Pushing the limits
Practices to maximize FPV range. This does not only refer to video, but also control range and other elemntes of FPV flight.
Aircraft building checklists
This section will provide checklists that should be followed when a new aircraft is built/configured/tested. These may include mechanical tests (test servo linkages for sloppiness) to electronic measurements and failsafe testing.
The following steps should be followed to ensure that interference between components of the user is minimized:
- List all the transmitters you have on board or not, including noisy devices. E.g. vTX, rcTX, Mobius/GoPro, MinimOSD, UBECs, ESCs.
- List all the receivers. E.g.: GPS, rcRX.
- If something both receives and transmits (telemetry radio, or rc RX with telemetry) include it in both lists.
- For each item in the receiver list, find a spectrum analyzer (SA) that covers the frequency used. If an RF Explorer is available it can be used to check everything. UHF receivers can be used in spectrum analyzer mode to check their own frequencies. Cheap TV cards can be used as SAs for frequencies up to ~1.7Ghz.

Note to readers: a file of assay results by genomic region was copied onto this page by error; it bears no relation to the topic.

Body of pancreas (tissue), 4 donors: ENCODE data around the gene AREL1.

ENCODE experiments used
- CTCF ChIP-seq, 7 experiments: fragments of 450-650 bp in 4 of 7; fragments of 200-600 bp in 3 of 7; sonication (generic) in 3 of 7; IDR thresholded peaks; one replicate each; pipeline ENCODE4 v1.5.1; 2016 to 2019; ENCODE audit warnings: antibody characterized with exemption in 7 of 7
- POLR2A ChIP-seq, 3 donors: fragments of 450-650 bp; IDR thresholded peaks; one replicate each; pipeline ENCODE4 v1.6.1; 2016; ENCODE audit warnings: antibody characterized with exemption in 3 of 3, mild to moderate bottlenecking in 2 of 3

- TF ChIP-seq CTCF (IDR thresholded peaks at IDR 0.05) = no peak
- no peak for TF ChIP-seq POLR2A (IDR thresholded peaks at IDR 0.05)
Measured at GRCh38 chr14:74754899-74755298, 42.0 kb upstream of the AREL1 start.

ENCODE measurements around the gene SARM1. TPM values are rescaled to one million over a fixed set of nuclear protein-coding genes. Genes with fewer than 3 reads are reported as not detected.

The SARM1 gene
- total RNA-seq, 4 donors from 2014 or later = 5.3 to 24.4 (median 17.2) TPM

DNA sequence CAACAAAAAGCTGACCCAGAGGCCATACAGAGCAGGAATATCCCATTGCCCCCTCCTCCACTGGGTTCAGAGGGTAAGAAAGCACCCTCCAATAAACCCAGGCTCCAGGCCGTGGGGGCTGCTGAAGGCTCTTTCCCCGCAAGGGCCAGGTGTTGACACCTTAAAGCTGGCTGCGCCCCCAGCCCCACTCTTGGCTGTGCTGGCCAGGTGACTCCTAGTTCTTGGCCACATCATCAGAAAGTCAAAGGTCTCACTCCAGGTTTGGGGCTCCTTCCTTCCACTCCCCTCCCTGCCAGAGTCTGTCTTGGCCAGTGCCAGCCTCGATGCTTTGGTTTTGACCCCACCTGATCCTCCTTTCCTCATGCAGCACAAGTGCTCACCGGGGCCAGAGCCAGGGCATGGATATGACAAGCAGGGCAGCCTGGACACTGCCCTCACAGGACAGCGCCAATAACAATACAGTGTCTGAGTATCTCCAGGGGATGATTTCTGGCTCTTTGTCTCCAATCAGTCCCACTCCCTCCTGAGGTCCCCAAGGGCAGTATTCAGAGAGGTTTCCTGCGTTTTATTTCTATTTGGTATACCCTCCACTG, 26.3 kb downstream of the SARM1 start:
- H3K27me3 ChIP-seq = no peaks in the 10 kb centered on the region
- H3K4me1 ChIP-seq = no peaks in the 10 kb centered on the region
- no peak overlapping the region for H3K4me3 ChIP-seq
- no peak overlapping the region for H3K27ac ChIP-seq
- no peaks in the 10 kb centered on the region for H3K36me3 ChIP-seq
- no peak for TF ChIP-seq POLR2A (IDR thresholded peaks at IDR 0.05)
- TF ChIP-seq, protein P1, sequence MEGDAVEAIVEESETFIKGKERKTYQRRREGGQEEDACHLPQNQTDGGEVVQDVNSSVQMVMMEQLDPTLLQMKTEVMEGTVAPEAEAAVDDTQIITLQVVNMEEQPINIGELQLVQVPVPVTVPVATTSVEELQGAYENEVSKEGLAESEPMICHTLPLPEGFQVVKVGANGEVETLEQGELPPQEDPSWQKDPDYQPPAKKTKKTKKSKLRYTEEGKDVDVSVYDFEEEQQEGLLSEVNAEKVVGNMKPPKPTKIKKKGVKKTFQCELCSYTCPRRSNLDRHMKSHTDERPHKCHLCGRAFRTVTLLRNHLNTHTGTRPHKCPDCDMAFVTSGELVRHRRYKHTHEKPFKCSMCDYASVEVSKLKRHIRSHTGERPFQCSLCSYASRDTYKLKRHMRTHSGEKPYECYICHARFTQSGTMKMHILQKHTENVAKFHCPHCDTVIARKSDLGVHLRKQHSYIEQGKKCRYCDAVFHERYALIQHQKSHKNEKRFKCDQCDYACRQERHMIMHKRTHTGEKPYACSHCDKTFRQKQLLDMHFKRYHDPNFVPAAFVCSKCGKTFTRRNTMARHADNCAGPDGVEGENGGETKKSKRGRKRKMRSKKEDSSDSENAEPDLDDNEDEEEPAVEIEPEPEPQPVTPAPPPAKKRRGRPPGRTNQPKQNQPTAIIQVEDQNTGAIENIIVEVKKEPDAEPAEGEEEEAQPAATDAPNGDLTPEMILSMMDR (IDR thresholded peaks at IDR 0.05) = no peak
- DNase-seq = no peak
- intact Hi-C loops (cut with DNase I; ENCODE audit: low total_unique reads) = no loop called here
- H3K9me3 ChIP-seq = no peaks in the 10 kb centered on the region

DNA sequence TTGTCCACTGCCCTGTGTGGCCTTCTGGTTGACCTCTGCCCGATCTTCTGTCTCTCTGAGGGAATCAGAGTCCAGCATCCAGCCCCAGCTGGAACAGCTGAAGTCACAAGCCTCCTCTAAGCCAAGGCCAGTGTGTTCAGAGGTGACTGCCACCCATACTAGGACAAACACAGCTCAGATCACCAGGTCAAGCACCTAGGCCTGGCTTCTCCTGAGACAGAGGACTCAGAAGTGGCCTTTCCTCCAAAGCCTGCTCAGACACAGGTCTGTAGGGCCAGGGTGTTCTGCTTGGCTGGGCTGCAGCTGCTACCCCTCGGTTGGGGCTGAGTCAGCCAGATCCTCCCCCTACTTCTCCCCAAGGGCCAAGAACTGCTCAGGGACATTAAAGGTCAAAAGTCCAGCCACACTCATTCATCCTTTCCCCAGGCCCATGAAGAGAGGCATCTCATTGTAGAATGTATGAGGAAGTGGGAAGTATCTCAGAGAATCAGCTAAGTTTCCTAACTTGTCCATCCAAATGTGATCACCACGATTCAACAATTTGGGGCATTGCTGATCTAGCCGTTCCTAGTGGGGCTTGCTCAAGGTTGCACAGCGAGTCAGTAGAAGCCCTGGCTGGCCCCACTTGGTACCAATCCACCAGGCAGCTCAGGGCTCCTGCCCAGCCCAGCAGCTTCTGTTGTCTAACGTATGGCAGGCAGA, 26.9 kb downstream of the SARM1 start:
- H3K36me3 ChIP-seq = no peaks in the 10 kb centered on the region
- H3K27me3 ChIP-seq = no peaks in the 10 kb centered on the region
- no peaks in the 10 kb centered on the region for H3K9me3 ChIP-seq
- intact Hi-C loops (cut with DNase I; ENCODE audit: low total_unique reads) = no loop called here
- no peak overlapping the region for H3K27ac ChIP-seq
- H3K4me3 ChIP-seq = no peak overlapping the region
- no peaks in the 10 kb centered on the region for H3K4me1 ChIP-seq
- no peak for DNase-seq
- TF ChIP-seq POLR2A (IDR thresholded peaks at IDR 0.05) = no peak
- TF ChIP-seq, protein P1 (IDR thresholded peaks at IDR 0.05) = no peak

- For each item in the receiver list, plug its antenna to the respective SA and place it in the position that the receiver's antenna normally is. Tune the SA to look at the area of frequencies that is used by the receiver. Then run the following tests and take measurements:
- Everything OFF, apart from the SA.
- Everything ON, including the SA. Now, if the resulting graph looks similar to the previous one, stop and go to next receiver. Otherwise continue.
- Turn each of the items in the transmitter list ON or OFF and record the graphs.
- Repeat step 3 for all transmitters. Ideally each transmitter should be tested by itself (while all others are OFF).
In the end you should have a clear image of which transmitter interferes with which receiver. Then one can try solutions to mitigate the problem. E.g. for vTXes, one can change channel (makes a huge difference). Noisy cameras can be shielded by aluminum/copper tape.
A 1.3Ghz vtx interferes with a 433Mhz rcRx. Yes, in theory it shouldn't, since 1300>433, but it does. Choosing between two different channels of the vtx makes a big difference:
The first channel (9) is much less noisy than the second (4). In fact, comparing channel 9 to a graph while the vtx was off yields almost the same results, so channel 9 is a good option